Staying warm in winter

When the weather is cold animals can’t put on layers of clothing like we can. Farmers take special care to ensure their animals stay warm and healthy through the winter months. 

When it gets cold dogs, cats and other pets come inside but farmers can’t always bring their whole herd indoors to warm up! For this reason farmers may increase the amount of food they provide to their animals. As animals eat more food their metabolism will be accelerated, burning more energy and therefore producing more body heat to stay warm. Food can be provided through extra grain or roughage, such as hay.

For animals that usually live indoors, such as pigs and dairy cows, winter and summer will still affect farming. The temperature of barns or sheds should be monitored to ensure animals are not too hot or too cold. If a farmer is able to move animals into a barn, dry bedding is provided to ensure animals stay warm. If a barn is not available windbreaks are built so animals can take cover from the wind. Windbreaks may be a row of trees, fences, bales of hay or anything that slows down the wind.

Fresh water is always important to keep animals healthy. During winter, water may freeze so animals cannot drink it. Water tank heaters can be used to keep the water from freezing, or farmers may need to break through the ice several times a day. As it rains or snow melts mud will develop in areas where animals gather. Mud can spread diseases such as foot rot so farmers take care in moving and holding animals.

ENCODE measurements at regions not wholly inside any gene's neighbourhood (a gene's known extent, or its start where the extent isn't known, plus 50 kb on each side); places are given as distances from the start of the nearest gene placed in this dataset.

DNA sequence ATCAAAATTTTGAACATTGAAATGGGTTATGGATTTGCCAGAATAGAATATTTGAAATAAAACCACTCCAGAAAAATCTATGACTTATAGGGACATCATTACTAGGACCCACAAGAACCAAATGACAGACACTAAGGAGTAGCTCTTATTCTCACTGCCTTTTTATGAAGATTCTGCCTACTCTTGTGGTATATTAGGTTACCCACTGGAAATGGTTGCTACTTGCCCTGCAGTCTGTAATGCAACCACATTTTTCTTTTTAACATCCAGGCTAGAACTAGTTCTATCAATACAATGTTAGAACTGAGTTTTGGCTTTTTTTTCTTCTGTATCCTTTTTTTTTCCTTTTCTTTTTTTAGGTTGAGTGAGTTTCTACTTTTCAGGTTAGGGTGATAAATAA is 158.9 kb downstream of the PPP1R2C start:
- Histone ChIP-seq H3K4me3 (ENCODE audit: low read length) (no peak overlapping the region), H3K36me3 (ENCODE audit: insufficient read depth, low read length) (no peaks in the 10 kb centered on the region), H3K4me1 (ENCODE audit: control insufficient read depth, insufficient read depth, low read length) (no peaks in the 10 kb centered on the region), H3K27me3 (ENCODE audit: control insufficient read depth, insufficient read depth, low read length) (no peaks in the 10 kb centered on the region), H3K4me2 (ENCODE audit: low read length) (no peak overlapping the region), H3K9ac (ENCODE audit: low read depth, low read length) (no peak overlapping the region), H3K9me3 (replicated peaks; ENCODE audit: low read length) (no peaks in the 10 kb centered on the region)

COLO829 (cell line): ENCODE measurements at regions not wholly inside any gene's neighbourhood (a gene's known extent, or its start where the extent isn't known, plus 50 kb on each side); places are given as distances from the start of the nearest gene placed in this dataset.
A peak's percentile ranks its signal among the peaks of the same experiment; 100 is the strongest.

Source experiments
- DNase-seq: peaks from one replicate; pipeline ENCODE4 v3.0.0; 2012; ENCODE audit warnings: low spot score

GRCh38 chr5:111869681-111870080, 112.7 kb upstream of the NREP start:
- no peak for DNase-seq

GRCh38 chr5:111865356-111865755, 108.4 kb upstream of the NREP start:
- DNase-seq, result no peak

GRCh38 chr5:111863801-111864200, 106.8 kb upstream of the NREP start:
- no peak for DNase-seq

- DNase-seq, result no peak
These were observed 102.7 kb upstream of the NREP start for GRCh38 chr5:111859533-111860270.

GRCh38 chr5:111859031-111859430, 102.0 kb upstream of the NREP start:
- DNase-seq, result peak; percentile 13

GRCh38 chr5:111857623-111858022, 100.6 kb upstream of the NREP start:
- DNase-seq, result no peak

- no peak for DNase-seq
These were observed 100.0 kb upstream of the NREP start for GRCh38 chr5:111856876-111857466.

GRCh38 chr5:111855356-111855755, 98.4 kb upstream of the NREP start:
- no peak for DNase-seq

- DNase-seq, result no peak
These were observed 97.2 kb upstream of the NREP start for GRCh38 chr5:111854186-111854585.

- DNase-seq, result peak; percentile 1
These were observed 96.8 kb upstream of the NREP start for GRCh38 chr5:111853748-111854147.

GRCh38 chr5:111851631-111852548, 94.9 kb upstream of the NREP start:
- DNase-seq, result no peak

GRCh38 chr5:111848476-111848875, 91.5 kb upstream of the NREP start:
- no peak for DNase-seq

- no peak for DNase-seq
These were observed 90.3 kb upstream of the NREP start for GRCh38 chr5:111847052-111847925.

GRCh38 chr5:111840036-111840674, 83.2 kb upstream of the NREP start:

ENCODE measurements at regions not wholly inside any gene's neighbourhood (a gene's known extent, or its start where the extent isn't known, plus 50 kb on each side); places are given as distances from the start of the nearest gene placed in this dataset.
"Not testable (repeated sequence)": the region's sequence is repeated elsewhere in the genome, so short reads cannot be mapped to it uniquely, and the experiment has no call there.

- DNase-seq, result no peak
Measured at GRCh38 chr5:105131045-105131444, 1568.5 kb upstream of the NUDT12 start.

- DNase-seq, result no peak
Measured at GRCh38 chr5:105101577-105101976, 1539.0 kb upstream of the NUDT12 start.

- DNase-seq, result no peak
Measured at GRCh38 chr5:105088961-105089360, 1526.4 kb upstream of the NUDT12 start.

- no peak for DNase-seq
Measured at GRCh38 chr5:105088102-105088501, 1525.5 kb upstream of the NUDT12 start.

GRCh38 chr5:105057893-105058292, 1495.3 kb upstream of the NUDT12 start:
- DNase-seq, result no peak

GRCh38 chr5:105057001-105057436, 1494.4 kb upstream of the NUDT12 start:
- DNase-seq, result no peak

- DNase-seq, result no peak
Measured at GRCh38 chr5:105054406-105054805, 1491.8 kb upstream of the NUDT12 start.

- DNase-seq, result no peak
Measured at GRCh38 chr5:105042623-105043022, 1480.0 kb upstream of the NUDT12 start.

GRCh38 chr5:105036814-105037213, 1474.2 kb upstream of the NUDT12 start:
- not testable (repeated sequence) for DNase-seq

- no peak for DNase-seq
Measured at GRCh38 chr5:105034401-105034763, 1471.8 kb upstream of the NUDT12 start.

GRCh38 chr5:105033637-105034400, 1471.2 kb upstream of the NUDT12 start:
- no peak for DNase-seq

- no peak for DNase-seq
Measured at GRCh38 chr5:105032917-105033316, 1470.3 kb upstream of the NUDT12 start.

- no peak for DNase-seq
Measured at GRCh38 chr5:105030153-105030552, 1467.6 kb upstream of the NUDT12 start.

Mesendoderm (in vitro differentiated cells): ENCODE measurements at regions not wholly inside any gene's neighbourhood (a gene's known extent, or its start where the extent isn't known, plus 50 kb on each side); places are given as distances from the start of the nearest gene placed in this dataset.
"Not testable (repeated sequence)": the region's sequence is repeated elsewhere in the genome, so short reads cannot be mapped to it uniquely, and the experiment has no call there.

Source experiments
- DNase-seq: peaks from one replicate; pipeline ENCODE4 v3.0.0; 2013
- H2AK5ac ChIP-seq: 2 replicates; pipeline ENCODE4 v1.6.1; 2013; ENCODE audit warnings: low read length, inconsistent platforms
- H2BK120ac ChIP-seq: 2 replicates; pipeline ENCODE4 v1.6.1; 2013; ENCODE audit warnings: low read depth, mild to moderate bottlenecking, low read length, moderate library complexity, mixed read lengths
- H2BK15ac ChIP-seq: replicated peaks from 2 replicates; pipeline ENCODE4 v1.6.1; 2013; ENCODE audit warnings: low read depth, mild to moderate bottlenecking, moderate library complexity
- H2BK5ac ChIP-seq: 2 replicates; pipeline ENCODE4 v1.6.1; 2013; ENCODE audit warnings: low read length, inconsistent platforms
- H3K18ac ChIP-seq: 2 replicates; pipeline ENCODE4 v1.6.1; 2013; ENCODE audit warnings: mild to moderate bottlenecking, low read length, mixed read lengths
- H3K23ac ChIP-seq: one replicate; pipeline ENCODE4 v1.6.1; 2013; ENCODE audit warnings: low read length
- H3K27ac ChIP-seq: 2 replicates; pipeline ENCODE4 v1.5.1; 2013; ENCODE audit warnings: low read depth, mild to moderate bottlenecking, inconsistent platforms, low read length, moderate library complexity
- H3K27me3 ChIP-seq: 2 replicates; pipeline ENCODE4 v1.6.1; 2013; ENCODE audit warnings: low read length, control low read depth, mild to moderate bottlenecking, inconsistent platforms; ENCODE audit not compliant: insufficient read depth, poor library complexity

Farmers can also prepare their herd or flock for winter by measuring body condition. Body condition may also be called fat cover or body reserves and can be easily assessed through Body Condition Scoring. Animals should gain weight in preparation for winter. Farmers can adjust how much they are feeding their animals if they know the body condition score. A little bit of fat coverage will help an animal survive the winter!

Farm animals also have natural adaptations that allow them to cope with changing seasons. Cattle will grow a thicker, longer coat to hold onto body warmth and protect them from the snow and wind. Herds can also huddle together to conserve heat, protecting each other from the cold. Sheep have their own natural insulation! Wool holds in heat well, which allows some sheep breeds to live in cold temperatures. That’s why wool sweaters are so warm!

Text by Holly Webb 2/19/16

Jr Animal Scientist

A Jr. Animal Scientist membership is a great way for kids to learn about science and the animal world.

Through the Jr. Animal Scientist magazine and special online resources, kids can learn about pets, farm animals and zoo animals. Scientific information is tailored for kids ages 5 to 9 (K-3rd grades). Eye-catching photos and exciting animal activities add to the fun! Plus, all Jr. Animal Scientists get special prizes just for joining.

Join today